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Baptism of bishop, priests in Uganda sets off persecution & kindles revival


JINJA, Uganda (BP)–Hidden by the darkness of the night, the men slipped across the street to Samuel Lubogo’s home. The silence was shattered as the intruders beat down the door.
The night of terror began for the Lubogo family when they recognized the intruders as police officers and members of their parish.
Lubogo’s wife, Norah, cried as she watched her personal possessions carted off. One police officer grabbed Lubogo and another handcuffed his eldest son. The two men were dragged off to jail while the rest of the family was thrown out on the street.
A photograph published in that day’s newspaper had shown Lubogo — a high-ranking Church of Uganda official — being baptized at the local Baptist church. The intruders were sent to teach him a lesson.
It was a lesson that backfired, though. Lubogo clung even closer to his newfound faith.
“That night, all of the people stared at us. They persecuted us just because I was now following the truth,” he said. “As I watched what was happening, I worried about my family but I still praised the Lord for considering me worthy.”
Lubogo is not the only official from the Church of Uganda to make public decisions for Christ. Since April, more than 50 priests also have professed a faith in Jesus Christ. A spiritual awakening for Uganda is starting in one of the most unlikely places — the Church of Uganda — said International Mission Board missionary Bill Waddle.
The Church of Uganda is an offshoot of the Church of England and was founded in 1875. While the church believes in Jesus Christ and the resurrection, it also adheres to a rigid hierarchy of authority.
“Their stance on the Bible is that you don’t need one,” Lubogo said. “You don’t need one because the bishop will tell you what to believe and how to act.”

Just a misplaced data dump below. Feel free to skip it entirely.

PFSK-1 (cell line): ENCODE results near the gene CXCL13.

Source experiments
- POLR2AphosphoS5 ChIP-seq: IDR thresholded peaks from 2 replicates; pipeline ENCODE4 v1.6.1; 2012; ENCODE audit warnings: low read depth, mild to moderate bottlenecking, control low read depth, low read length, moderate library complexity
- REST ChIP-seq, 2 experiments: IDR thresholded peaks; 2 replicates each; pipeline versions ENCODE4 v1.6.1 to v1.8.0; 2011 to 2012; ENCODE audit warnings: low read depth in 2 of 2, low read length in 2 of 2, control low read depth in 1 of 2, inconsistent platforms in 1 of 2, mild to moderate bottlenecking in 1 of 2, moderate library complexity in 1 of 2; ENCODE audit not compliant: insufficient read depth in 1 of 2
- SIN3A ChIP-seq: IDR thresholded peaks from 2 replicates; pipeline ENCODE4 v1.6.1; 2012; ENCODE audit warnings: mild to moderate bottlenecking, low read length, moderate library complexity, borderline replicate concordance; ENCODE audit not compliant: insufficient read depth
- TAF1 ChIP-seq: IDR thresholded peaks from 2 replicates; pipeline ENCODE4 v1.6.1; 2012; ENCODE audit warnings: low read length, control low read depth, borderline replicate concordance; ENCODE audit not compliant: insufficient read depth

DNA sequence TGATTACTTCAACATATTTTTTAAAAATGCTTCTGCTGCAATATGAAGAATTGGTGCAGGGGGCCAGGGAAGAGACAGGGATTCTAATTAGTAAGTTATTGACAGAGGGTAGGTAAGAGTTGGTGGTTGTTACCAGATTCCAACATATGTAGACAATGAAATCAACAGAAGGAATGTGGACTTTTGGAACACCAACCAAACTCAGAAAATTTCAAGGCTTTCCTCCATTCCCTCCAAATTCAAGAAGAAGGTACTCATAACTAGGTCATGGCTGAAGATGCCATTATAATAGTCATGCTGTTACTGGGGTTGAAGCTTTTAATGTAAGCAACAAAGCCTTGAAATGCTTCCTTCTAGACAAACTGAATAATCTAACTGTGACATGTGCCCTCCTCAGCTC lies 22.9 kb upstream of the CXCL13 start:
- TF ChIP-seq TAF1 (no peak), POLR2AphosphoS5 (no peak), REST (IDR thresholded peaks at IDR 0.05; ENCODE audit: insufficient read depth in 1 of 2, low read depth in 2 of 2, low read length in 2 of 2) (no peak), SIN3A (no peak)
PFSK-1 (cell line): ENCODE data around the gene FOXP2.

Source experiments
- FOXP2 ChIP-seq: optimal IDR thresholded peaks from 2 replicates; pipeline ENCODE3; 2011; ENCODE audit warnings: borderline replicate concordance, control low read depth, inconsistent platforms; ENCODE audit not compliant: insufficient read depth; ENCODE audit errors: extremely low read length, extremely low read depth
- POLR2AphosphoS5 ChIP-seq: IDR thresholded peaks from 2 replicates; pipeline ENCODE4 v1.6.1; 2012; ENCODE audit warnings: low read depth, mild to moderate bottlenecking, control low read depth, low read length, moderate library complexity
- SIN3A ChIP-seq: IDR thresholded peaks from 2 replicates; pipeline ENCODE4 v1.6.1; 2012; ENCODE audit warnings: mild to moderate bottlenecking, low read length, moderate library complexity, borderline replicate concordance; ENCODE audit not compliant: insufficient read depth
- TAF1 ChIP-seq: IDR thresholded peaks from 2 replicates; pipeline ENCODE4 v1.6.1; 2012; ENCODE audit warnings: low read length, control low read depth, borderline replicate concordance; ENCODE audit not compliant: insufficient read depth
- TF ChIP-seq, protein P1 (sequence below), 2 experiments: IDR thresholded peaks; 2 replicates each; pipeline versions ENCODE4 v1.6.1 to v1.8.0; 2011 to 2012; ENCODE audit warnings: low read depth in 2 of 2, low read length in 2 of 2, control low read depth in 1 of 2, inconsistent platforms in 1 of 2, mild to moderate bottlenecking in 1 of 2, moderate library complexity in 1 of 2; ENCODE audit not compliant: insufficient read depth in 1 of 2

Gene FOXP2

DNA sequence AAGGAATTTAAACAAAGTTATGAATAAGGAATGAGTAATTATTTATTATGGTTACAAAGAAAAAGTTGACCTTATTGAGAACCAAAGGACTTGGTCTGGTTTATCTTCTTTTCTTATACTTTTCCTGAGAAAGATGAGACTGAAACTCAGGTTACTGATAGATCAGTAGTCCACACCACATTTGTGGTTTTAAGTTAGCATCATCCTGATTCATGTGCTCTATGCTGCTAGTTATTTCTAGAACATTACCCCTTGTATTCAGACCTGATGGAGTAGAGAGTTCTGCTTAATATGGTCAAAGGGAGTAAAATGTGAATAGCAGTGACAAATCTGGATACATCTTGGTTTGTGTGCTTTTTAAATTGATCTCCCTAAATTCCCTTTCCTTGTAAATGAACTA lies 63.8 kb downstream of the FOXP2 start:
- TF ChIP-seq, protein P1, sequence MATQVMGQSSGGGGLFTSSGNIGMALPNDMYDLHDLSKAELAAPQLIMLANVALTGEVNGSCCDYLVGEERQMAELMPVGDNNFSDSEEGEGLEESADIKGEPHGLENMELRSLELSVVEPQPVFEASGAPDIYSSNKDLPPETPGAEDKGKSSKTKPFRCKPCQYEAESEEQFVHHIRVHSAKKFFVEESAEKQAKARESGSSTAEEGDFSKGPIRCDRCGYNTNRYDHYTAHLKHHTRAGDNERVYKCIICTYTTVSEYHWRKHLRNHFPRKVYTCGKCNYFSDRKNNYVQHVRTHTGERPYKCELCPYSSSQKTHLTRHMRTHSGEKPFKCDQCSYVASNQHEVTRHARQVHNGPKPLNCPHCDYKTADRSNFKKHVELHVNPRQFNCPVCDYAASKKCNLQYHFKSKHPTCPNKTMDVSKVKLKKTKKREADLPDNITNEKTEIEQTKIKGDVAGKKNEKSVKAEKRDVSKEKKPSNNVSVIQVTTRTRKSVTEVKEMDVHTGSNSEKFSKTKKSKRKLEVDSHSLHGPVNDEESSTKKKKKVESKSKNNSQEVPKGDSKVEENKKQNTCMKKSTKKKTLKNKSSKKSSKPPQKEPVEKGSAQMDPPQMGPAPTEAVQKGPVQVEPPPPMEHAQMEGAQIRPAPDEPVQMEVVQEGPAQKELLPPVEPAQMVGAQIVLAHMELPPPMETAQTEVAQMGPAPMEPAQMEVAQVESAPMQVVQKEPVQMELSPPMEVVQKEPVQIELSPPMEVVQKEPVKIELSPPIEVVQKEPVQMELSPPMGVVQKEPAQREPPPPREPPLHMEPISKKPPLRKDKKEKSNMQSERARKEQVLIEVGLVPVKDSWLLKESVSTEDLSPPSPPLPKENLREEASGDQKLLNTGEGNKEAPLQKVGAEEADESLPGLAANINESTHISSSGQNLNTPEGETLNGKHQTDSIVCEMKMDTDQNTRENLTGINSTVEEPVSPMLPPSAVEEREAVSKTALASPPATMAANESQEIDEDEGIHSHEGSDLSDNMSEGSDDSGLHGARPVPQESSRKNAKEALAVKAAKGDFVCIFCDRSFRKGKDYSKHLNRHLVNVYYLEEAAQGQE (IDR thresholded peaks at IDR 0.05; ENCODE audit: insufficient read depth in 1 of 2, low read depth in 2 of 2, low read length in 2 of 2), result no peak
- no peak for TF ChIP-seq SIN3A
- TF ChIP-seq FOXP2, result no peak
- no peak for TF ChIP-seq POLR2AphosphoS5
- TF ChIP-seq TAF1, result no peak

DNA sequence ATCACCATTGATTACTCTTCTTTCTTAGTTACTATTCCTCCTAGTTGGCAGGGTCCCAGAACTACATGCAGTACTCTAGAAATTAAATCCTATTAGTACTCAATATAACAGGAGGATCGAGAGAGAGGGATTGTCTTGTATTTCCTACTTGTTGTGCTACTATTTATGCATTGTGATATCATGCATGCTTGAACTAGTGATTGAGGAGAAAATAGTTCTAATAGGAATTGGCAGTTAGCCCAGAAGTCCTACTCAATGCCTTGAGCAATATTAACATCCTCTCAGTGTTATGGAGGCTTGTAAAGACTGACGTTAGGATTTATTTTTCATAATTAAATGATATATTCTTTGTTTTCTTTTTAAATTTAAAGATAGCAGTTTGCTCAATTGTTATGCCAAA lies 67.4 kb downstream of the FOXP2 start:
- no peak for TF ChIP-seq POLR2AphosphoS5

Lubogo was bishop-elect — next in line to become archbishop — with charge over 3 million parishioners and priests in his diocese when he left the Church of Uganda. He was not only the second in command in the Church of Uganda, but also a prince in the royal family of Uganda.
One Baptist preacher in Lubogo’s diocese, Godfrey Mayimba, was praying for a spiritual awakening in the Church of Uganda. Mayimba grew up in the Church of Uganda and knew its teachings. He was one of the first fruits of Baptist work in his area more than 20 years ago.
“When I was 14, I felt God telling me to go and lead my people to him,” Mayimba said. “I started praying for the Church of Uganda then. Many Ugandans have some sort of tie to that church and it has such a stronghold on the people.”
Mayimba met Lubogo through a local humanitarian program. The two began meeting and talking about the Bible. Lubogo began to ask questions and search out the truth.
“Finally I came to the point where I asked myself how long am I going to sit on this truth,” Lubogo said. “The truth haunted me. I had to act on it and acknowledge it — even if the church was against it.”
Until Lubogo’s baptism, his conversion had been hidden from the community and church. After police stormed Lubogo’s home, he spent four days in jail and then was asked to reconsider his decision.
Other Church of Uganda priests are suffering through similar situations as their decisions become public. One priest had all of his possessions taken from him, including his Bible.
Lubogo remembers when he inflicted persecution on evangelicals on behalf of the Church of Uganda.
“I apologize to those that I persecuted before I knew the truth,” he said. “Now, I want to live so that people can see the change in my life. I want to show people that Jesus Christ has control over me.”
Community members are curious about the changes they are seeing in Lubogo and the other priests. Many have approached Lubogo and asked him to start a new church.
“The people want to hear about Jesus Christ. They want to know the truth,” Lubogo said. “The problem is that these priests cannot come before their congregations and preach salvation without being fired or their lives threatened.”
Efforts are being made to find ways to disciple the 50 priests and support them in their decision, Waddle said. He feels these priests will be important players in spreading the gospel.
“They are the leaders of the community. People recognize and follow them,” he said. “If these priests are serious, the people are going to respond to the message they bring.”
Lubogo said many lives already have been changed through the priests’ example.
“A revival is taking shape here,” Lubogo said. “I would give up my title and wealth again just so I can take part and be used by God. He is moving in mighty ways and people will respond.”